The president signed H.R. 133, or the Consolidated Appropriations Act of 2021, on Sunday, December 27, greenlighting $900 billion in coronavirus relief for Americans. While the CAA is actually a government funding bill, it includes provisions for expanding the Paycheck Protection Program, extending unemployment benefits, and a second round of direct payments.
When will eligible Americans start receiving $600 direct payments?
According to Politico, Treasury Secretary Steven Mnuchin expected to begin sending some direct payments as early as this week. However, recent events could jeopardize the secretary’s timetable.
First, that projection seems aggressive given the Economic Impact Payment rollout. Reporter Brian Faler notes that EIPs began sending a couple weeks after the CARES Act was signed into law. However, despite taking months to complete—some non-filers were able to sign up for payments as late as November—Faler speculates that the existing EIP-distribution apparatus “should make this round easier for the IRS.”
Second, Mnuchin delivered those remarks on December 21: three days before the bill was presented to the president and six days before it was signed. It’s hard to know if the delay in signing the CAA will actually affect Secretary Mnuchin’s rollout of direct payments. The agency should have record of filers and non-filers who previously received EIPs, and existing tools like Non-Filers: Enter Payment Info Here and Get My Payment can help identify eligible non-filers who may have been missed the first time around.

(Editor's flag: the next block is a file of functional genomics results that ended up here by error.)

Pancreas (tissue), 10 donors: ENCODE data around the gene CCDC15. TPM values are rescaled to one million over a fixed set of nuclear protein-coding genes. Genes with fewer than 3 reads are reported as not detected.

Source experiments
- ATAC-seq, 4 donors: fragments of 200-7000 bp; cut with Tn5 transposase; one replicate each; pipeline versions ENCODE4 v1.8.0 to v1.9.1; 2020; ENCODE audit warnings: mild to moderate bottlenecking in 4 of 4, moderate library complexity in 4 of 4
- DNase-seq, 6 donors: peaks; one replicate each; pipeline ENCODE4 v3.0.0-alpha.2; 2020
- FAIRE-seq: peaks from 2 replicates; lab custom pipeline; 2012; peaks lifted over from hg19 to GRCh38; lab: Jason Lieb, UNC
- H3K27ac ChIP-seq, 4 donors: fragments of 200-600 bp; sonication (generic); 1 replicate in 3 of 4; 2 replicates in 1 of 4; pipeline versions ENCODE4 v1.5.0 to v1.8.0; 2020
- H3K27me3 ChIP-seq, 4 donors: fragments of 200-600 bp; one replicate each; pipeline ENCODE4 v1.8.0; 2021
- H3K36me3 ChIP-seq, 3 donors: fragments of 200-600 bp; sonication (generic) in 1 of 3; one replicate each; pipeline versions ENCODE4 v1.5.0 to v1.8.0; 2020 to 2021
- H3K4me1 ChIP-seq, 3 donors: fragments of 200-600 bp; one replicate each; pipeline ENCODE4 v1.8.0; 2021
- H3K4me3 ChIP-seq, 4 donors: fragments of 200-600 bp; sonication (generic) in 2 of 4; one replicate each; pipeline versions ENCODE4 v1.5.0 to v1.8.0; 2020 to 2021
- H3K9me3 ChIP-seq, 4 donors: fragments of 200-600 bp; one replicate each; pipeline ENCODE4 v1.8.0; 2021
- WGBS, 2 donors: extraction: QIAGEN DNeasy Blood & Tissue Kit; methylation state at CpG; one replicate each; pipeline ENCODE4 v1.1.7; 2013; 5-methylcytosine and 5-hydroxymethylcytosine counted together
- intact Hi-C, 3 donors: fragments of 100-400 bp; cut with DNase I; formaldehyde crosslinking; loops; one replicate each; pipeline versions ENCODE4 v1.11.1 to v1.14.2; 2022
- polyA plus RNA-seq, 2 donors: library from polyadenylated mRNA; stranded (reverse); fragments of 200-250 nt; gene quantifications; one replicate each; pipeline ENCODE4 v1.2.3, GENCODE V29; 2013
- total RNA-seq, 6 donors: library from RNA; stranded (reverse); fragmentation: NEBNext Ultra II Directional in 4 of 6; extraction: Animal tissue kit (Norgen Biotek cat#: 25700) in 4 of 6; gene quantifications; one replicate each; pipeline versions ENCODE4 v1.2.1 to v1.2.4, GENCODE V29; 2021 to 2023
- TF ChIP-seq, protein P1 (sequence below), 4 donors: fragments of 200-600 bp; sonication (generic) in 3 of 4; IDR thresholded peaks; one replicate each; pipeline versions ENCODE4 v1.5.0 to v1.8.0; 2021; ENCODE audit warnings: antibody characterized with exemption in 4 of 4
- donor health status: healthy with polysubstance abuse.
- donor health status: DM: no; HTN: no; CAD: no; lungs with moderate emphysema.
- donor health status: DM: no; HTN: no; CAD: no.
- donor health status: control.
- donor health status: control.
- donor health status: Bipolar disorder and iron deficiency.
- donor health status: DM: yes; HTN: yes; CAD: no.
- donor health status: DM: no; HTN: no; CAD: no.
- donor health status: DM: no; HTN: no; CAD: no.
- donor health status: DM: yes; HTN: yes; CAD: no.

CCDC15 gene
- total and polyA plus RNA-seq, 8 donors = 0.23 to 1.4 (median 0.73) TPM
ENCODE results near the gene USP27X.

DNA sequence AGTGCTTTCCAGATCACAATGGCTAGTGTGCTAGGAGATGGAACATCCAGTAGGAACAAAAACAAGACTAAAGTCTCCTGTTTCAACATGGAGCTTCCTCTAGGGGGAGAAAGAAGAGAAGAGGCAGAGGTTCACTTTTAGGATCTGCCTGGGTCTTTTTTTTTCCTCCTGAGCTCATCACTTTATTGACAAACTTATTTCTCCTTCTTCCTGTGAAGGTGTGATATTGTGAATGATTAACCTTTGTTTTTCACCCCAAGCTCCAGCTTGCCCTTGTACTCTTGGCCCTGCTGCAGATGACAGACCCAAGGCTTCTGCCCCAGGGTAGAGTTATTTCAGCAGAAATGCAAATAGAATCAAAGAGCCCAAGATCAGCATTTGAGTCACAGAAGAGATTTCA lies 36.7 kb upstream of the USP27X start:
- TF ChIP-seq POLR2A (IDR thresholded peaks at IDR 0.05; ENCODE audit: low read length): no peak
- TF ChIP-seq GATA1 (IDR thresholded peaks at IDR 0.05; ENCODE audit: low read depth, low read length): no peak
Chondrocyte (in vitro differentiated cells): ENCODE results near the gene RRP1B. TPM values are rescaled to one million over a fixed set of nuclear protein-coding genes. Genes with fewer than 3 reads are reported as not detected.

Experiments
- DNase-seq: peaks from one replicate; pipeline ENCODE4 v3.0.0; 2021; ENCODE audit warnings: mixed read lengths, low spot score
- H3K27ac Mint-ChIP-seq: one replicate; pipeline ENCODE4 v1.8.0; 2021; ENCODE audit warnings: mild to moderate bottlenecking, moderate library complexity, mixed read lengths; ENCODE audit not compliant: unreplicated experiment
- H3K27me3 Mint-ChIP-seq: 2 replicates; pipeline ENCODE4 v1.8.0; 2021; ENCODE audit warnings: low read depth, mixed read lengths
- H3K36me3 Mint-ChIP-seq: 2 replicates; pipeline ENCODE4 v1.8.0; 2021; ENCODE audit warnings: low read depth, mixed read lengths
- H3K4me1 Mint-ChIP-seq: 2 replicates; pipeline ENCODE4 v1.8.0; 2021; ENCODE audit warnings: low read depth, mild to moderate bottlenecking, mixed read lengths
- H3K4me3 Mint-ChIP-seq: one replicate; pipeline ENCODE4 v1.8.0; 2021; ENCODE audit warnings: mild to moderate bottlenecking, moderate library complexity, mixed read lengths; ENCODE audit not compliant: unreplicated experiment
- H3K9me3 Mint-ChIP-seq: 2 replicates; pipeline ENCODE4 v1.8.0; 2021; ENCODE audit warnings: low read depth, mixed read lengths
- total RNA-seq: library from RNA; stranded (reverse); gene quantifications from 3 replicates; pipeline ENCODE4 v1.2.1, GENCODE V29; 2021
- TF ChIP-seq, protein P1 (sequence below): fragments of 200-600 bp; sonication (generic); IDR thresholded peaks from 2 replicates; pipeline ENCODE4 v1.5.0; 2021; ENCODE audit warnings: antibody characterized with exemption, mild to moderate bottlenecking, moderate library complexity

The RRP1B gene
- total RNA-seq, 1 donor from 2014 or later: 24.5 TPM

Finally, the House of Representatives voted yesterday to increase the amount of these direct payments to $2,000 for individuals. If the legislation, referred to as the CASH Act, passes in the Senate, that would mean another recalibration for the Treasury Department. According to NPR, “the Senate is scheduled to reconvene at noon on Tuesday,” so we’ll soon know more about how much Americans can expect to receive.